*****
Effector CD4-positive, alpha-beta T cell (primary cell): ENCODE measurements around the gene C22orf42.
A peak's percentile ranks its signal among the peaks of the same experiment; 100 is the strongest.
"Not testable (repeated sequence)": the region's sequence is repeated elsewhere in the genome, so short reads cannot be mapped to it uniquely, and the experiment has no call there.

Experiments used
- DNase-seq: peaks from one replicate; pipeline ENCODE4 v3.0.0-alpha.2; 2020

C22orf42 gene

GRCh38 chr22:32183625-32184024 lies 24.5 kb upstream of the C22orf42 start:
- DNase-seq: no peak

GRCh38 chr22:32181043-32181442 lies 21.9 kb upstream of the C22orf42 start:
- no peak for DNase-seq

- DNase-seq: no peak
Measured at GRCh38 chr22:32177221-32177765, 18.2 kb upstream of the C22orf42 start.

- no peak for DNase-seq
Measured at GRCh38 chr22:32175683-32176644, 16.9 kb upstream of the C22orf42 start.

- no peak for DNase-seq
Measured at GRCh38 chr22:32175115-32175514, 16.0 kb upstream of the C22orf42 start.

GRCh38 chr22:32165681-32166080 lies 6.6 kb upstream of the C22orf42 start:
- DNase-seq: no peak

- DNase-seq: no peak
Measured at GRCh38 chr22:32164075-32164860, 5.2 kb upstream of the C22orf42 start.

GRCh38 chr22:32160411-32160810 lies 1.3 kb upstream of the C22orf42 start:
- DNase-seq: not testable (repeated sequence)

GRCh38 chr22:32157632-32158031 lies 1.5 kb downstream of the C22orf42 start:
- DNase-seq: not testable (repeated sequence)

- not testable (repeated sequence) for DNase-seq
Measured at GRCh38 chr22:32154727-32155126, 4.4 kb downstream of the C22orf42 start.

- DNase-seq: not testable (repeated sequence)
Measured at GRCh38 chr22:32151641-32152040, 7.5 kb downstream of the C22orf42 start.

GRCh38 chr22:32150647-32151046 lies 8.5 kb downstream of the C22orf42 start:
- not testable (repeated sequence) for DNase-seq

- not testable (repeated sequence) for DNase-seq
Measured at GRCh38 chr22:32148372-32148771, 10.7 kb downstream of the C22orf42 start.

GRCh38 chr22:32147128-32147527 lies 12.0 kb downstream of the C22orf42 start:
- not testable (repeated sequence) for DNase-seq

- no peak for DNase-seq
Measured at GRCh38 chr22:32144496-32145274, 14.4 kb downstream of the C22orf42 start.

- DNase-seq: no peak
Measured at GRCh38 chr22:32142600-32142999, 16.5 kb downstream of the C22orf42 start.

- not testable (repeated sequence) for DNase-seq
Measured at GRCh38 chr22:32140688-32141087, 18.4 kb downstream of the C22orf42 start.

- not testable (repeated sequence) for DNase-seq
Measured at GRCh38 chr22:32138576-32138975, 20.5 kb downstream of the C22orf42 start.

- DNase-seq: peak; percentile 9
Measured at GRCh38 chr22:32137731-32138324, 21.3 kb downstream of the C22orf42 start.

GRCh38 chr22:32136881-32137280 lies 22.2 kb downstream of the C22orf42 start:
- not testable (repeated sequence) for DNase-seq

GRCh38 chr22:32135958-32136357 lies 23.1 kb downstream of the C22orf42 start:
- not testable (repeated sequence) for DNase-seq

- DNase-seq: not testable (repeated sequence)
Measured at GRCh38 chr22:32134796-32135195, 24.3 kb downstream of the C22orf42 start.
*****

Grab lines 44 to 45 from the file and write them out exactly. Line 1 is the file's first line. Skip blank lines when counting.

Measured at GRCh38 chr22:32137731-32138324, 21.3 kb downstream of the C22orf42 start.

GRCh38 chr22:32136881-32137280 lies 22.2 kb downstream of the C22orf42 start: